The two most interesting aspects of the groupings however are the contrast it shows between the Prequel and Original trilogy costumes when they are presented together, and the evolution of certain specific characters that are shown throughout. Looking at the costumes from the two trilogies, their designs manage to look vastly different while keeping that common thread that makes them all instantly recognizable as being from Star Wars.
In the Prequel Trilogy, the costumes are often more colorful and grander in their appearance than those from the Original Trilogy. They are looks that would clearly be worn by those living in a time of a successful, vibrant Republic unaware of the darkness that is lurking in wait.
The costumes of the Original Trilogy, on the other hand, are more subdued and less colorful for the most part, showing how the Empire’s dark time was seen even in the clothing of the people, as they basically suppressed creativity and even a colorful sense of individuality. One piece of text reveals Lucas’ idea was “that when the evil Empire takes over the galaxy, fashion goes out the window” and there’s no clearer confirmation of this than seeing the costumes side by side as they are often presented here.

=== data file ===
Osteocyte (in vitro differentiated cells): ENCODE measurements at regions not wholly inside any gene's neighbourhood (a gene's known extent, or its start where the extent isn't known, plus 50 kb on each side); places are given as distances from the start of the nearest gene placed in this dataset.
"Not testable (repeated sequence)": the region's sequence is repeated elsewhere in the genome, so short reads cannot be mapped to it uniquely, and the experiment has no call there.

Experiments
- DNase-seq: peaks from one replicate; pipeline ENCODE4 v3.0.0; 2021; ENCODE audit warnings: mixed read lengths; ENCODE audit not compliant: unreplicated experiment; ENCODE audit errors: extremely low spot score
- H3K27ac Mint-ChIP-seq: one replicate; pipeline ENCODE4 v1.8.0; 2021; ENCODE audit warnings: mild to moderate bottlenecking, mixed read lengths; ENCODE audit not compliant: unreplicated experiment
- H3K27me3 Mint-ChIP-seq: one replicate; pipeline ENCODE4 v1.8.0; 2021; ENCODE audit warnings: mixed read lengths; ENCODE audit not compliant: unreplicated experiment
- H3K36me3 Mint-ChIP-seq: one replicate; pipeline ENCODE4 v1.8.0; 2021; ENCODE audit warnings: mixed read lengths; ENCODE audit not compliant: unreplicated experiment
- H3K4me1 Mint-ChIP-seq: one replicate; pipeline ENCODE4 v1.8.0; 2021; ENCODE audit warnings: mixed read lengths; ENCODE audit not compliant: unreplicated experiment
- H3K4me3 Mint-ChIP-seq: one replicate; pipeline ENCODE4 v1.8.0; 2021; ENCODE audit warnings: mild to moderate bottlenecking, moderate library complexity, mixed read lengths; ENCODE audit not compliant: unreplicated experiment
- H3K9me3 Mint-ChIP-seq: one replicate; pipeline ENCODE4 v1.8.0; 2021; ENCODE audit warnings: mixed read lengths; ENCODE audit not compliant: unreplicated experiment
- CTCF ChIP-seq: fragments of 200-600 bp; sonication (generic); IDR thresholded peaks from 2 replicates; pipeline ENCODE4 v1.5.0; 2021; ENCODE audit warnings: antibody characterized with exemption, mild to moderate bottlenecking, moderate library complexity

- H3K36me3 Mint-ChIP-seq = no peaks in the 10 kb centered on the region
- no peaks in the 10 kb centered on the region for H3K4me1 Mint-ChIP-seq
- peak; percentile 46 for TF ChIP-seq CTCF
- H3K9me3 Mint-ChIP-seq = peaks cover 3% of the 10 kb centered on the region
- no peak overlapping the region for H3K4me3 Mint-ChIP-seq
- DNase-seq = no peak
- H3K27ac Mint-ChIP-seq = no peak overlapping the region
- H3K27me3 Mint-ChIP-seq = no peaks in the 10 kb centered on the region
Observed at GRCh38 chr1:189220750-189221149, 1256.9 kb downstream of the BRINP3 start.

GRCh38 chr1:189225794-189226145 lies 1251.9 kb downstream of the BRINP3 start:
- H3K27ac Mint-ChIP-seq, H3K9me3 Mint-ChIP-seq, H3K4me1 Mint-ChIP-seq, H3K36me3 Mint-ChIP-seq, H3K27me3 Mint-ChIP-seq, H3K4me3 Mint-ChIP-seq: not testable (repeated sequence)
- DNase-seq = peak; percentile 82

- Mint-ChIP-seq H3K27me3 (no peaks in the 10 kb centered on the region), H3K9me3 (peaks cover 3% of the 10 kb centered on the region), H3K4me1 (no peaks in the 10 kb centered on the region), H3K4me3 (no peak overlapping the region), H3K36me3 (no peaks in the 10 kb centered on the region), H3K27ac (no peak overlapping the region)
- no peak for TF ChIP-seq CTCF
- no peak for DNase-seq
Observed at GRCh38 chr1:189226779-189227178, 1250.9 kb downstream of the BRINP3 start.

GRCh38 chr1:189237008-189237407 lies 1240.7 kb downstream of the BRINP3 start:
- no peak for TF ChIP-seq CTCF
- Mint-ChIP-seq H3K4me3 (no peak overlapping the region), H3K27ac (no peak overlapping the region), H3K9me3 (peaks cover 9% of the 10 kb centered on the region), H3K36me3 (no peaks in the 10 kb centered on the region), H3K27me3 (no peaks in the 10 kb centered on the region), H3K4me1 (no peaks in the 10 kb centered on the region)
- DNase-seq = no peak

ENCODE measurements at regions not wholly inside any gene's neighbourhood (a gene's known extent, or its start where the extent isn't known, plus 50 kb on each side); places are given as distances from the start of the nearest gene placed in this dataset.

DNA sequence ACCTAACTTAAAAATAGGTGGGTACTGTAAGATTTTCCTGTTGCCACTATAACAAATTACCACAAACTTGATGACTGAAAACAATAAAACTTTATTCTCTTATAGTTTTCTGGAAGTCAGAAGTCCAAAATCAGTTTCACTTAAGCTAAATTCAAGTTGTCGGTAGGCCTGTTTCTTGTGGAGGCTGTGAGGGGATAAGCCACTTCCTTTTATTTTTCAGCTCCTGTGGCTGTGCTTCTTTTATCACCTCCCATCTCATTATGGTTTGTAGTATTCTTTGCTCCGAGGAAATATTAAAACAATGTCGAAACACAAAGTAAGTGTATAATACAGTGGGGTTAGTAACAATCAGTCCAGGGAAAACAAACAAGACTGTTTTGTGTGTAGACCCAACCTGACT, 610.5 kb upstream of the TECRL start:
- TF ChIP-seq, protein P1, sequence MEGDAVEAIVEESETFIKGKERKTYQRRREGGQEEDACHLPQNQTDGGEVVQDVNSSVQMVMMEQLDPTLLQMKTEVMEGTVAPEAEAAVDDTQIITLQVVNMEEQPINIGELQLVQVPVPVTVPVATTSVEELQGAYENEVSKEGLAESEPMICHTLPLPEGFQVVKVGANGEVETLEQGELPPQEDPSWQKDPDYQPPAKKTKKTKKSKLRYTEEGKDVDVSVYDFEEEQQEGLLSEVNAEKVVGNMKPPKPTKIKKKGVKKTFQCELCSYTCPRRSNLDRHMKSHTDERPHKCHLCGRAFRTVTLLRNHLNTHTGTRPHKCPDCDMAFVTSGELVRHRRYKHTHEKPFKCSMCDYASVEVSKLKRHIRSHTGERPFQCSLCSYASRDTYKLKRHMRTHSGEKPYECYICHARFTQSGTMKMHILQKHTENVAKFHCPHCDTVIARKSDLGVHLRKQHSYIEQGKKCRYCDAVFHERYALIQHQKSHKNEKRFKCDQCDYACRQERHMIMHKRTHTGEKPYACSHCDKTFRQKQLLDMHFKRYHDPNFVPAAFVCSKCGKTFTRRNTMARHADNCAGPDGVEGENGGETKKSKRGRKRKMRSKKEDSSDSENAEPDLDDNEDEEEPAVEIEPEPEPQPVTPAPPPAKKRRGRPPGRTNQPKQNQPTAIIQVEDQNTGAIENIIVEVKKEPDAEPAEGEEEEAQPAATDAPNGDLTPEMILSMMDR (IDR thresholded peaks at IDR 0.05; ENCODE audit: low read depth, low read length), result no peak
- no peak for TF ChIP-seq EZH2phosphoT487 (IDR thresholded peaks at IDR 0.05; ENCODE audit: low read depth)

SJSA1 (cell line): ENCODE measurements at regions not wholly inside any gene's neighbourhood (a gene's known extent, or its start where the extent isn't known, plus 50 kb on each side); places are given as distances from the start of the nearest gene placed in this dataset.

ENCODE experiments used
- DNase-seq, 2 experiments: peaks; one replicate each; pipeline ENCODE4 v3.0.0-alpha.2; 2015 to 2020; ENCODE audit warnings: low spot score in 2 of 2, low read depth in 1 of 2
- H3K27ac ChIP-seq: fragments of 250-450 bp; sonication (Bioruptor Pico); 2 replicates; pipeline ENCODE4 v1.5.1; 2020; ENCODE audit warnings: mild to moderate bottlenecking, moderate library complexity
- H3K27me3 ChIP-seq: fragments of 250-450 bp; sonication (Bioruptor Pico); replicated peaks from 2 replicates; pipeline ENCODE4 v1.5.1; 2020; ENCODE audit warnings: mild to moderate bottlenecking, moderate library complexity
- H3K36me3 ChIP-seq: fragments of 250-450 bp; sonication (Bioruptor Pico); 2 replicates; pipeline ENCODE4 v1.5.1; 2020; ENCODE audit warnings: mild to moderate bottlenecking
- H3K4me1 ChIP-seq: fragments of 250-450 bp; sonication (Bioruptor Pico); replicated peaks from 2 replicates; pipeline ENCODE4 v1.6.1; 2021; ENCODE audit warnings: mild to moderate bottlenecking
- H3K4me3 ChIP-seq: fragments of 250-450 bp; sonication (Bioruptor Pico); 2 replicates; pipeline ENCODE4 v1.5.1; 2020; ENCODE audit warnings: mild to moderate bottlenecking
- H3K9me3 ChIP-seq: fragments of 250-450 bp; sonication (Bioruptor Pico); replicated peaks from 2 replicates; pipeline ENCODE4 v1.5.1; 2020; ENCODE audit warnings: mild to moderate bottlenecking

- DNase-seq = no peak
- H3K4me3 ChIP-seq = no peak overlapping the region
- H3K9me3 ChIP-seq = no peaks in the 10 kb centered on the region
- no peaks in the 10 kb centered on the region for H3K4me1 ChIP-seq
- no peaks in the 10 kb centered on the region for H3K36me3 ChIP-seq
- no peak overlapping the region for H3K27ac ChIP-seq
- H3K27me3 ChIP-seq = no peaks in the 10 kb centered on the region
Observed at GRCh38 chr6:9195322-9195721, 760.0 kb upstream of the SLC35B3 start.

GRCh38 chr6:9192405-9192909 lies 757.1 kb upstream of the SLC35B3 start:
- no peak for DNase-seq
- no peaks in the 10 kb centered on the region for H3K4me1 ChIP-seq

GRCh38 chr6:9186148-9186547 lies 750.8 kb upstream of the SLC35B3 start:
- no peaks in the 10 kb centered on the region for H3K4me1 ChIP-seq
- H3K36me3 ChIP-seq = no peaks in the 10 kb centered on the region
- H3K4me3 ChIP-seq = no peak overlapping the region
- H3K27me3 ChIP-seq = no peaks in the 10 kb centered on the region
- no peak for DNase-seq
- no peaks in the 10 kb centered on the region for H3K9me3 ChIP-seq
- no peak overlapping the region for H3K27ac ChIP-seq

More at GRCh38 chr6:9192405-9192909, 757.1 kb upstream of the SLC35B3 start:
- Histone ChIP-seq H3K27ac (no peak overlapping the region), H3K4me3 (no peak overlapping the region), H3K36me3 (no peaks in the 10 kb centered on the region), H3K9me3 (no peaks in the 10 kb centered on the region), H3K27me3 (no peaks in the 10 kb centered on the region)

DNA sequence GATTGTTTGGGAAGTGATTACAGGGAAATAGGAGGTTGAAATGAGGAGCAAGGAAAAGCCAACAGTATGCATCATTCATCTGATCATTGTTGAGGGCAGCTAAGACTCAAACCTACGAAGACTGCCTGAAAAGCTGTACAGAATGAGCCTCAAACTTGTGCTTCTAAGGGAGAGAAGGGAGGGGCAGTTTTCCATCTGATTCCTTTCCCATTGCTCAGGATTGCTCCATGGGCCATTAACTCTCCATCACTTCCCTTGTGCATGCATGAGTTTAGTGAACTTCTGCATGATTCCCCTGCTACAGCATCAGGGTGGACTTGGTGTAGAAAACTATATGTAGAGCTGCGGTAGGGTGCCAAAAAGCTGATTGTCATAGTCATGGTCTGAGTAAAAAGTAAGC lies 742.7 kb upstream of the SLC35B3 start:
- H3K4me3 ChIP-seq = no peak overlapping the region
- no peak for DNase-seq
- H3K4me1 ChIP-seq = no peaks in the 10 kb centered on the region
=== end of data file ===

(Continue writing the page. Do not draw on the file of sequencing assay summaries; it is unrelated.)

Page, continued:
As for specific characters, part of the section dedicated to the Senate discusses Palpatine and how his attire mirrored the rise of his Empire. As the end of the Prequel Trilogy neared and the shadow of the dark side grew, his clothes reflected this by becoming darker and taking on a more sinister appearance as well. An entire room towards the end of the exhibit is dedicated to the looks of Padmé after she left Naboo’s throne, which are frankly breathtaking. Her character definitely deserved such a room considering the shear number of costumes she wore over the course of the Prequel films. According to the exhibit, a total of 18 costumes were created for her for Episode II alone.